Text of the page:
Love in the Time of Cholera
New Line // R // November 16, 2007
Review by Brian Orndorf | posted November 16, 2007
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There's "Love" in the title, but very little to be found elsewhere in this baffling, borderline slapstick romantic drama. It has the carriage of an uninhibited heartbreaker, but the storytelling here was meant to stay in the literary realm, where patience could be afforded to such an extravagant display of diseased, unpleasant characters.

Ever since Florentino (Javier Bardem) spied Fermina (Giovanna Mezzogiorno), he declared his everlasting love for her. Courting through love letters, the two grew quite fond of each other, pursuing their romance to the brink of marriage. When Fermina's father becomes enraged and eventually promises her to another man (Benjamin Bratt), Florentino sticks to his guns, vowing that he will never give up on their love. As the decades pass, Fermina finds her marriage to be less than appetizing, while Florentino bides his time with one-night-stands, waiting for his chance to return to Fermina's arms again.

If "Cholera" sounds romantic, perhaps it was in the acclaimed book by Gabriel Garcia Marquez. This is a lengthy narrative, stretching over 50 years and vast emotional mileage. I can definitely see the appeal of a shameless, widescreen adaptation, however the screenplay by Ronald Harwood ("The Pianist") and direction by Mike Newell ("Four Weddings and a Funeral," "Harry Potter and the Goblet of Fire") is woefully misguided, underestimating the intimacy of the written word.

At first it's comforting to watch Newell dig in and strain to connect the story's rather extravagant character arcs: a soapy bit of direction, addressing not only the passage of time, but the fringes of obsession. The filmmaker is intending to write poetry with his film, both literally in Florentino's writing pursuits and thematically in his pledge to Fermina. Newell is searching for the joyful center of the story; a place where comedy and tragedy can exist together to form a devastating screen romance, sold on an epic scale.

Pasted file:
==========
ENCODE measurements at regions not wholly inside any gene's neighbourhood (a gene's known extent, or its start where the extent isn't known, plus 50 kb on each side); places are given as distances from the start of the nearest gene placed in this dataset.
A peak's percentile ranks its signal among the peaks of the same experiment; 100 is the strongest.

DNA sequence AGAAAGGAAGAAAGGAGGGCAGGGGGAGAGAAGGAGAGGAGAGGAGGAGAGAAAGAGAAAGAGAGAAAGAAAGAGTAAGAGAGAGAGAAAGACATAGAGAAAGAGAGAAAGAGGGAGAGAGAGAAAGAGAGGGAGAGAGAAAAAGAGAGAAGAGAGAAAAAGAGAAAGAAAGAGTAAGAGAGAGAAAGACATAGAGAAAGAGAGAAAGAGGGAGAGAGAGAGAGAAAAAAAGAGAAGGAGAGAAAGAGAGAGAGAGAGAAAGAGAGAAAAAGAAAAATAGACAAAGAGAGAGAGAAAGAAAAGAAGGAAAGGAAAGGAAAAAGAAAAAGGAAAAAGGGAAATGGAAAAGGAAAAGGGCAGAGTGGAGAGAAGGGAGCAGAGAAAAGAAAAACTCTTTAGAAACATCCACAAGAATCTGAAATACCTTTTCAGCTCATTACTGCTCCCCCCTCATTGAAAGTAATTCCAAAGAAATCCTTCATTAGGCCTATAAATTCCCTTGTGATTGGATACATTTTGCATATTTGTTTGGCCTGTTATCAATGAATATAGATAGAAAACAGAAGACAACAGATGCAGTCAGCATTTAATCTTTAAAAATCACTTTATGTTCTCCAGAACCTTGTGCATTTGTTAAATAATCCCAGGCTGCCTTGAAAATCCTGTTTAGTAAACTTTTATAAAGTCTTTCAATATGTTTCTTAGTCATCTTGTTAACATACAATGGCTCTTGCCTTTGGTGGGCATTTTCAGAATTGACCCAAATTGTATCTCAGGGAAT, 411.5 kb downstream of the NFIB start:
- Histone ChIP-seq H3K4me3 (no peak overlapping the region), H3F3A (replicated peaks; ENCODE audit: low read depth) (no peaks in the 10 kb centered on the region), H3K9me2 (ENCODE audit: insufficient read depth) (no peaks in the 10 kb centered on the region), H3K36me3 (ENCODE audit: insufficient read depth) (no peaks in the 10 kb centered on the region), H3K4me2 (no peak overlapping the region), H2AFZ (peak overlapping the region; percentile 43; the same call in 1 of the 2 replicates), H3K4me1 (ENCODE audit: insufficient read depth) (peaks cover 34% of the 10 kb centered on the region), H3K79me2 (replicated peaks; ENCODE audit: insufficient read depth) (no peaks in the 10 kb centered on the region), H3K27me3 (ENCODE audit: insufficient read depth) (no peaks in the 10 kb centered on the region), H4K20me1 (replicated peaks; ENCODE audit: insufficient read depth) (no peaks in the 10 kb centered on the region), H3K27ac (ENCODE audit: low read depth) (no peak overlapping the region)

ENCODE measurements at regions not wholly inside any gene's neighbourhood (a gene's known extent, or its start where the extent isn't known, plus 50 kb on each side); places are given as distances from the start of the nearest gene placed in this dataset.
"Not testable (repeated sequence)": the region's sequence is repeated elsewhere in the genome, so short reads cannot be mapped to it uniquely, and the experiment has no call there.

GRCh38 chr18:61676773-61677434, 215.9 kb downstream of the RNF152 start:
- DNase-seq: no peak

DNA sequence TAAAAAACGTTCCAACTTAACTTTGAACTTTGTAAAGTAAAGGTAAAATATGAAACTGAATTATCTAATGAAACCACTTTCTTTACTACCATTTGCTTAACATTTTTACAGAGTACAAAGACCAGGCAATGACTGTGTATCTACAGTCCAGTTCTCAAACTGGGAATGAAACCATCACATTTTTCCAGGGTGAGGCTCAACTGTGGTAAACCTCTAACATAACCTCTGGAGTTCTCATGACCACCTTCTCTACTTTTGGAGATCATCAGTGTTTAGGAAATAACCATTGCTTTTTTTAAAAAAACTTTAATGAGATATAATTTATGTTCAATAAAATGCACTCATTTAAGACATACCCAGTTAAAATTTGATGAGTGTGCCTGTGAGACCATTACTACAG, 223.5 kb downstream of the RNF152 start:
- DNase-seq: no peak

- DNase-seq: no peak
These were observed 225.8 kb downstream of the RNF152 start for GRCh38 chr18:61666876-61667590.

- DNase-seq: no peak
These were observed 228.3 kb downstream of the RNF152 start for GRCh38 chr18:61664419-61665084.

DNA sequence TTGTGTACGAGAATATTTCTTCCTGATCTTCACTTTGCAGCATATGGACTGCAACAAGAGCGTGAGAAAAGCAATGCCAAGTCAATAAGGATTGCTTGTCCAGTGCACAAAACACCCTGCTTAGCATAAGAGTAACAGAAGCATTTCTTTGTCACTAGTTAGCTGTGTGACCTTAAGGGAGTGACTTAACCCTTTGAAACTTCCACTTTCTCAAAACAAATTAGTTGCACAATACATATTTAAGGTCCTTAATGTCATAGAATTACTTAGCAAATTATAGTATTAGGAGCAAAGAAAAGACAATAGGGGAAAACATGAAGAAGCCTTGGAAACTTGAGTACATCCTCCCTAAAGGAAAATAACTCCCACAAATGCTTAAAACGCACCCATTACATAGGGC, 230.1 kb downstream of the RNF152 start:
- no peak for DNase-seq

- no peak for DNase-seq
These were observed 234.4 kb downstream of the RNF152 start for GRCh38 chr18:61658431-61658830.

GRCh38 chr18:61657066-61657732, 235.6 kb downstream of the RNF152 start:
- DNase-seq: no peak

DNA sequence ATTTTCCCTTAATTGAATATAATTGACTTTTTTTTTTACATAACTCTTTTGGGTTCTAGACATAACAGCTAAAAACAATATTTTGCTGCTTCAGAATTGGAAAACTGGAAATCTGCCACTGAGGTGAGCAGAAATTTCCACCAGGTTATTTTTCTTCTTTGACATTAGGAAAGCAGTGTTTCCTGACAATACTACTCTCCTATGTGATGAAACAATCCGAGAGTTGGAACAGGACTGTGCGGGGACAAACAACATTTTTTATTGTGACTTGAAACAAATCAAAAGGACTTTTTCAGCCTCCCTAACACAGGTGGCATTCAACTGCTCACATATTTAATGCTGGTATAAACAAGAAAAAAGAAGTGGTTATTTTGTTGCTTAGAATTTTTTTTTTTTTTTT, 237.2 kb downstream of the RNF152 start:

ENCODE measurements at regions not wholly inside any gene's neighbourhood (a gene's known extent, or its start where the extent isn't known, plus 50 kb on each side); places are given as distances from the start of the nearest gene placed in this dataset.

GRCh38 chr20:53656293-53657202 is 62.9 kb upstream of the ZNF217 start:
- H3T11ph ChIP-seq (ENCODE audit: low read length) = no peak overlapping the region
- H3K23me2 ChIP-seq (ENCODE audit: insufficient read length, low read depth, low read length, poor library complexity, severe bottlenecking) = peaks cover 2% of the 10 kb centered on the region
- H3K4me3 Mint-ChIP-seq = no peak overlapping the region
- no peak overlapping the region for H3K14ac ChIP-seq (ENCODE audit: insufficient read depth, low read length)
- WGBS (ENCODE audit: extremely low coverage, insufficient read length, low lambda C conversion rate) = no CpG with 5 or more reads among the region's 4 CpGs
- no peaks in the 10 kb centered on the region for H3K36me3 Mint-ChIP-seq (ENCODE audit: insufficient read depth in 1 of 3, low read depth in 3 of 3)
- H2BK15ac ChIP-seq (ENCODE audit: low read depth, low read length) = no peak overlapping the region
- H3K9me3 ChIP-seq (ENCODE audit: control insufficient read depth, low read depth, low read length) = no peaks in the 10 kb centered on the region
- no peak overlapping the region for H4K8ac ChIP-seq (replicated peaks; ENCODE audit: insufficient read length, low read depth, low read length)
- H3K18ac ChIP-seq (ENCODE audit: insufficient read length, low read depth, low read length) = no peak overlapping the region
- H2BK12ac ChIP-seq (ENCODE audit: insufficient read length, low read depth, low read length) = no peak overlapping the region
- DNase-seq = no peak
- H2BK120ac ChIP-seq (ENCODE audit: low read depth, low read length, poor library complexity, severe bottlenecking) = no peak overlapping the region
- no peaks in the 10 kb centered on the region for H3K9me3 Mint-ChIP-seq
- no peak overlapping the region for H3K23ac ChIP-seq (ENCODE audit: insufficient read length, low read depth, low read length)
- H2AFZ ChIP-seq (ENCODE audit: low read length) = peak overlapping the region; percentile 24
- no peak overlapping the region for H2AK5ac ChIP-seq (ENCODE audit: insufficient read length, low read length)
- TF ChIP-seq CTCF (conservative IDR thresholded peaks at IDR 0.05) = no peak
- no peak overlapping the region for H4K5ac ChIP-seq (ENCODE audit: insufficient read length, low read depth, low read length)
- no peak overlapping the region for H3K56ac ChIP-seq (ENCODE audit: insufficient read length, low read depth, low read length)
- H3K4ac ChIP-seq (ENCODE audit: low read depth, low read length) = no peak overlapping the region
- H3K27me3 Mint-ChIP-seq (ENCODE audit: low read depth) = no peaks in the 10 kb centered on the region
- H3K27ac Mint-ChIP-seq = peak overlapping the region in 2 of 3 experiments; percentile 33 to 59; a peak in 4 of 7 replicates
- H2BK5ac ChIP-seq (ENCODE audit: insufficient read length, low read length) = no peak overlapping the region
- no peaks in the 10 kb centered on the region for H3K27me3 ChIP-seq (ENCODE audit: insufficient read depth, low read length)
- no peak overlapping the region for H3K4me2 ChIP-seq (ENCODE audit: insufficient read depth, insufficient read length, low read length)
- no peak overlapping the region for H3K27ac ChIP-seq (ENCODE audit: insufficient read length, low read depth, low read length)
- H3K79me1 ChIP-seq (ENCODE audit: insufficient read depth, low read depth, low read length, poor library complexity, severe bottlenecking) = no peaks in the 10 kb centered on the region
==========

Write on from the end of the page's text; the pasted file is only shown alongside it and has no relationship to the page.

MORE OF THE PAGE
That's all well and good, but I believe Newell and Harwood could've softened some of the book's more amorous intentions, starting with Florentino's voracious sexual appetite. It seems the only way the destroyed young man can possibly cope with his broken heart is to have as much sex as humanly possible with anything that stands in his way. Swooning yet? Take into account the total is over 600 random partners, which the character logs in his diary with a wet-lipped glee more suited to Gene Simmons. Our hero, ladies and gentlemen.

Bardem's enthusiastic interpretation of Florentino is one of immediate innocence - a lovestruck guy who can't catch a break - but his horndog actions come off as unsightly in the film, rinsing away the kindness one expects from a love story, no matter how strange it's looking to become.

As a four-hankie, expansive period romance, "Cholera" is a miscarriage, powerless to rise above its own creepiness. Make no mistake, there are some terrific performances in the film, and the Columbian locations are to die for. But this is a story intended to engage the soul, and all it had me doing was reaching for the Purell.



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